Twitch Source Code, Streamer Payouts Leaked in Massive Data Breach
Amazon’s popular game-streaming platform Twitch said on Wednesday, 6 October, that it was hit by a massive data breach, where its source code and streamer payouts, among other confidential company information, were taken and leaked online.
"We can confirm a breach has taken place," Twitch posted on Twitter. "Our teams are working with urgency to understand the extent of this."
The San Francisco-based company confirmed the breach after reports surfaced of an anonymous user on imageboard site 4Chan uploaded a 125GB torrent file, which they said contains the entirety of Twitch. The poster added that the leak is designed to “foster more disruption and competition in the online video streaming space,” as first reported by The Video Game Chronicle.
Among the information included in the leak are streamer payouts dating back up to three years, the entirety of twitch.tv, the source code for the Twitch client on all major platforms, code of proprietary SDKs and AWS services, internal security tools, data on other Twitch properties, as well as an unreleased digital game distribution service from Amazon Game Studios.
The leaker reportedly also stated that this is just the first part of the leak, though what else they have obtained from the data breach is still unclear. From what we know now, the leak doesn’t appear to include the password or address information of Twitch users. However, with Twitch still investigating the extent of the breach, there’s no hard confirmation on what information has or hasn’t been obtained by the anonymous leaker.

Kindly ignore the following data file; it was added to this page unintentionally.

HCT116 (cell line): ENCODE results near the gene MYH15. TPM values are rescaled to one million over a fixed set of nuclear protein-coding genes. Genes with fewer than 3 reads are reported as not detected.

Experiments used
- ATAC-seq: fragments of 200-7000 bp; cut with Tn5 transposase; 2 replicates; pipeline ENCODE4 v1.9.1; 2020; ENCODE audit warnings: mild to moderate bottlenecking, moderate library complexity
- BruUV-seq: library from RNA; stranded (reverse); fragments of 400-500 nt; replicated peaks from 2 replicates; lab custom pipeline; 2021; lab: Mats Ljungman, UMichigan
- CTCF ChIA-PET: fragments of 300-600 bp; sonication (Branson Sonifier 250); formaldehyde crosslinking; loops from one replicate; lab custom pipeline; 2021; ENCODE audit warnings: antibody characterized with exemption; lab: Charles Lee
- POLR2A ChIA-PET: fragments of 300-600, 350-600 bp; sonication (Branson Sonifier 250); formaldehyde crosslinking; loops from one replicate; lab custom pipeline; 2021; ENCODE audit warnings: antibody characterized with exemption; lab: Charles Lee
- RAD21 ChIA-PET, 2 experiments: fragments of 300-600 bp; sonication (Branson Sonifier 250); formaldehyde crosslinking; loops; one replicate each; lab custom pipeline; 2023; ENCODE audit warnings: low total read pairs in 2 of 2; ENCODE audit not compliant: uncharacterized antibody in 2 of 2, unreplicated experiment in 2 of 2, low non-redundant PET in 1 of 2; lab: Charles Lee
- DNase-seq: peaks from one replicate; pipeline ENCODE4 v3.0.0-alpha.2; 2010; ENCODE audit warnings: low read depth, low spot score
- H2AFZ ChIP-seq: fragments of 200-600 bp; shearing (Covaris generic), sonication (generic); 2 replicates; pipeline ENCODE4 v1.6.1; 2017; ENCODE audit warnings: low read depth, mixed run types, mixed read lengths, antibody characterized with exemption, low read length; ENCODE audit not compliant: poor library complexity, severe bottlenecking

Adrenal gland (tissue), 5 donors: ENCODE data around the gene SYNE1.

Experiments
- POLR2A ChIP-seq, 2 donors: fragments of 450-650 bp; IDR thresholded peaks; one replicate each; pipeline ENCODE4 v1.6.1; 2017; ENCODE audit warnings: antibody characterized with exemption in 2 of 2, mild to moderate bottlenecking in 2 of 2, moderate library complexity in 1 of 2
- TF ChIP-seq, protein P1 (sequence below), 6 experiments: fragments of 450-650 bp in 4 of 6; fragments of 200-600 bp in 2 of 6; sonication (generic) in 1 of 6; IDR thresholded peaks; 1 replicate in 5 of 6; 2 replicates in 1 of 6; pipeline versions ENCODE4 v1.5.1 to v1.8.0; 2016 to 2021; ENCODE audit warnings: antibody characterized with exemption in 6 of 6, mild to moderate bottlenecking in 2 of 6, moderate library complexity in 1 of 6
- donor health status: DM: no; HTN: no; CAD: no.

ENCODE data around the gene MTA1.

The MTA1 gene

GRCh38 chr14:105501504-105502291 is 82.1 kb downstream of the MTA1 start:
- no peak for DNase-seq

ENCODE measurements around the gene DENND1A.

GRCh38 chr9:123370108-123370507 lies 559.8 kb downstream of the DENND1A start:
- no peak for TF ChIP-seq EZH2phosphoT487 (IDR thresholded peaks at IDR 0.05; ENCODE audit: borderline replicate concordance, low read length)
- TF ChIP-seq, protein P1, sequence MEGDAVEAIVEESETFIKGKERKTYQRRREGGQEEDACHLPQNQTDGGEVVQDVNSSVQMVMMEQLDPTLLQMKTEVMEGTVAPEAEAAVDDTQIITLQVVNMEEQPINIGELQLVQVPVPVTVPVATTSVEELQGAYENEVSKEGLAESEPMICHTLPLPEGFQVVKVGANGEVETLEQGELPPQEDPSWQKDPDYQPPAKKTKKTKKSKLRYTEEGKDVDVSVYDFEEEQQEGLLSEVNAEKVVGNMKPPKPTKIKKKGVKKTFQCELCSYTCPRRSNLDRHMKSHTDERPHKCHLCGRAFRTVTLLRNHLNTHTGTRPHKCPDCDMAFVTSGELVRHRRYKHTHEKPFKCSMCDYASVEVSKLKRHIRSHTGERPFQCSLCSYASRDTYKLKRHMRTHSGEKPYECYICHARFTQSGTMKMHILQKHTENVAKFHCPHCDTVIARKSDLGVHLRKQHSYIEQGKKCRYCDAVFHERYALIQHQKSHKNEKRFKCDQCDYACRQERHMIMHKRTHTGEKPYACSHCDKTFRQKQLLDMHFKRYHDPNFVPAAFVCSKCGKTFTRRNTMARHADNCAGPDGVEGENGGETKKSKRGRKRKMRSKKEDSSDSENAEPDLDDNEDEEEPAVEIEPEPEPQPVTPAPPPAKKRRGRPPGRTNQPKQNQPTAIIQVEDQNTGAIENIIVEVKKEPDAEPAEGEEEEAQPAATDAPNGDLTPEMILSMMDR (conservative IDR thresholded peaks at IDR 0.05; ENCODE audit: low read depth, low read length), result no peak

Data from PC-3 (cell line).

Google searches for "how to delete Twitch" increased 733% around the world when news of the leak started to spread, according to marketing analysts firm N. Rich.
"With such a concerning data breach from a platform as widespread and global as Twitch, users are naturally wanting to protect themselves and their data as soon as possible," an N.Rich spokesperson said.
Last month, Twitch users staged a virtual walkout to voice outrage on the company’s inability to contain cases of racism, sexism, and homophobic abuse that has become so prevalent on the platform.
The Twitter hashtag #DoBetterTwitch became a movement among female, non-white and LGBTQ streamers, who felt that the company were allowing internet trolls to have their way. The hashtag was also used by the anonymous leaker to promote the data breach online.
Twitch on several occasions maintained that it is working to improve tools for protecting accounts from abuses.
If you still plan to use Twitch in the coming days, we suggest enabling two-factor authentication for your account, if you haven’t already, to maximize your security on the platform.
Written by Kyle Chua
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